Posts Tagged ‘vitamin deficiency’

Alcohol Related Vitamin Deficiency and Hangovers

Thursday, July 28th, 2011

When alcohol is broken down by the liver, it is converted to acetaldehyde, which is between 10 and 30 times more toxic than the alcohol that was consumed. As this happens, other enzymatic systems in the body are inhibited and the liver must focus its energy on repairing these systems. Therefore, it is unable to perform its duties of helping blood glucose levels rise back up to acceptable levels. Alcohol consumption also keeps the kidneys from inhibiting diuresis, which means the body becomes dehydrated.

The brain needs high levels of glucose and water to function, so the combined dehydration and hypoglycemia cause extreme fatigue, fogginess, headaches, light sensitivity, depth perception, depression, anxiety, and more. Additionally, the over-production of urine and dehydration cause many vitamins and nutrients to be flushed from the body.

Normally, the liver would be able to remove toxins, such as acetaldehyde, from the body. However, because the liver’s supply of peptides and amino acids, such as glutathione, are flushed, it is unable to remove dangerous toxins and free radicals. Furthermore, the presence of ethanol in the body causes the enzyme cytochrome P450 2E1 (CYP2E1) to be activated. This enzyme produces a flood of toxins and free radicals in the body, which the liver is unable to handle. This enzyme also interferes with the way most medications work, putting you at an even higher risk for disease.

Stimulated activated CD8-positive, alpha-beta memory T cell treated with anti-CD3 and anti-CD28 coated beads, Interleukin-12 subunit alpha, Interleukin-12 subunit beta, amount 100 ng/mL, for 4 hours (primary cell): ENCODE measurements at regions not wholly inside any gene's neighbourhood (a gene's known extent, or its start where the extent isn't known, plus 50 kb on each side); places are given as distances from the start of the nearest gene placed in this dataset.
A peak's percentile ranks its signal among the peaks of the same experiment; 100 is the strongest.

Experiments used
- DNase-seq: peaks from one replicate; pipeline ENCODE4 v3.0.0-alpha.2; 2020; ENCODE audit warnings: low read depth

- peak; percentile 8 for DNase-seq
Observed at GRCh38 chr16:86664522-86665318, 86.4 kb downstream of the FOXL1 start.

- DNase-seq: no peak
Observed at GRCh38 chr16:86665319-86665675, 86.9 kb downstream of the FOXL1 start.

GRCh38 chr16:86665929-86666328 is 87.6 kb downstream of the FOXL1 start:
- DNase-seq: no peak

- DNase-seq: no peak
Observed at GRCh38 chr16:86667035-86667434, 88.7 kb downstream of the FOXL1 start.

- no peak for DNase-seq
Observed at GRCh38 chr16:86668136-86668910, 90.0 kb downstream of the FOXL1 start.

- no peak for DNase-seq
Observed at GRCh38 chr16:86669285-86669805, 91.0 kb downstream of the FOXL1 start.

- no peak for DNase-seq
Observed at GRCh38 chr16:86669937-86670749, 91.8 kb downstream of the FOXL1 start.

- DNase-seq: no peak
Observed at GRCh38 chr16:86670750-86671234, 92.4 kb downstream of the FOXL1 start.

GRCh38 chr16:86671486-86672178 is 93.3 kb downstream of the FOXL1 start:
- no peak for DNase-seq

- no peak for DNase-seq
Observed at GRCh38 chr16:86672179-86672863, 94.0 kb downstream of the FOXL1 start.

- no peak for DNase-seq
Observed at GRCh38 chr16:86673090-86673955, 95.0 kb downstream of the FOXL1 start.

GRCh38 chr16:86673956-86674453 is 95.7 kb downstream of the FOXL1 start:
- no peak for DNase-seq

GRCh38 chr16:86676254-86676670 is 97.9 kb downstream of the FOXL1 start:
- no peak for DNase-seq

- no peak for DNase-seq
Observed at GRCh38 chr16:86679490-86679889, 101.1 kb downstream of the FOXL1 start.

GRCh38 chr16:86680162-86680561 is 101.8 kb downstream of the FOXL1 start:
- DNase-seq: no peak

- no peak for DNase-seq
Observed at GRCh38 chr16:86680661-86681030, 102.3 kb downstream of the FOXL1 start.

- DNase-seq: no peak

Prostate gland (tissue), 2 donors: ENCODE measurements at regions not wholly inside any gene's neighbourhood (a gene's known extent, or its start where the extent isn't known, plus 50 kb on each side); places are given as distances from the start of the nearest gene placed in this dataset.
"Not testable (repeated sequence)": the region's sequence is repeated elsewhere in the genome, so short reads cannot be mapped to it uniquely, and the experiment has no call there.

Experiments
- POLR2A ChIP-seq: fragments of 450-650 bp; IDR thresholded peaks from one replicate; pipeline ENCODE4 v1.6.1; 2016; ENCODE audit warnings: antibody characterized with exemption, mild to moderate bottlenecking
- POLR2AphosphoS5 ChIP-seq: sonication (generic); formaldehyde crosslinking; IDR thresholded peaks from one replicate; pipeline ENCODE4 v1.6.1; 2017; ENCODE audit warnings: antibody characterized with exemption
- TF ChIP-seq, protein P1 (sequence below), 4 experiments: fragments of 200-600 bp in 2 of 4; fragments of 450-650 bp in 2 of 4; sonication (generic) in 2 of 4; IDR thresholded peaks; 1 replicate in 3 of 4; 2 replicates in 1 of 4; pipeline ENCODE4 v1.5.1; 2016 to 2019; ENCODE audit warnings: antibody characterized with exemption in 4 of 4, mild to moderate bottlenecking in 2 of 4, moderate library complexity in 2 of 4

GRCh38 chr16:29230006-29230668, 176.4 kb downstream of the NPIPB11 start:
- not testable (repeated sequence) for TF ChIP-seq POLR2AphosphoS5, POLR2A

When ethanol is present in the bloodstream, metabolism is suppressed, causing many of these enzymatic processes to be slowed. This is why a hangover is not usually felt until the alcohol has “worn off”. It is also why many hangover symptoms can be “cured” by drinking more alcohol. This is a very dangerous way to cure a hangover because you are stacking toxins on top of toxins and further inhibiting, and likely permanently squelching, your body’s ability to recover.

Antioxidant vitamins and supplements can help you to aid your liver in removing damaging free radicals. Vitamins must be replaced to get the body back in balance so that it can function normally. Vitamins are not just for making you feel better, but are necessary for you to protect yourself from disease caused by the havoc that alcohol wreaks on your body. Thiamine, vitamin B1, is the most common deficiency found in people that consume alcohol. This deficiency causes irreversible brain damage, inhibits the absorption of vitamins and nutrients, and when left untreated, causes damage to the liver, intestines, and pancreas.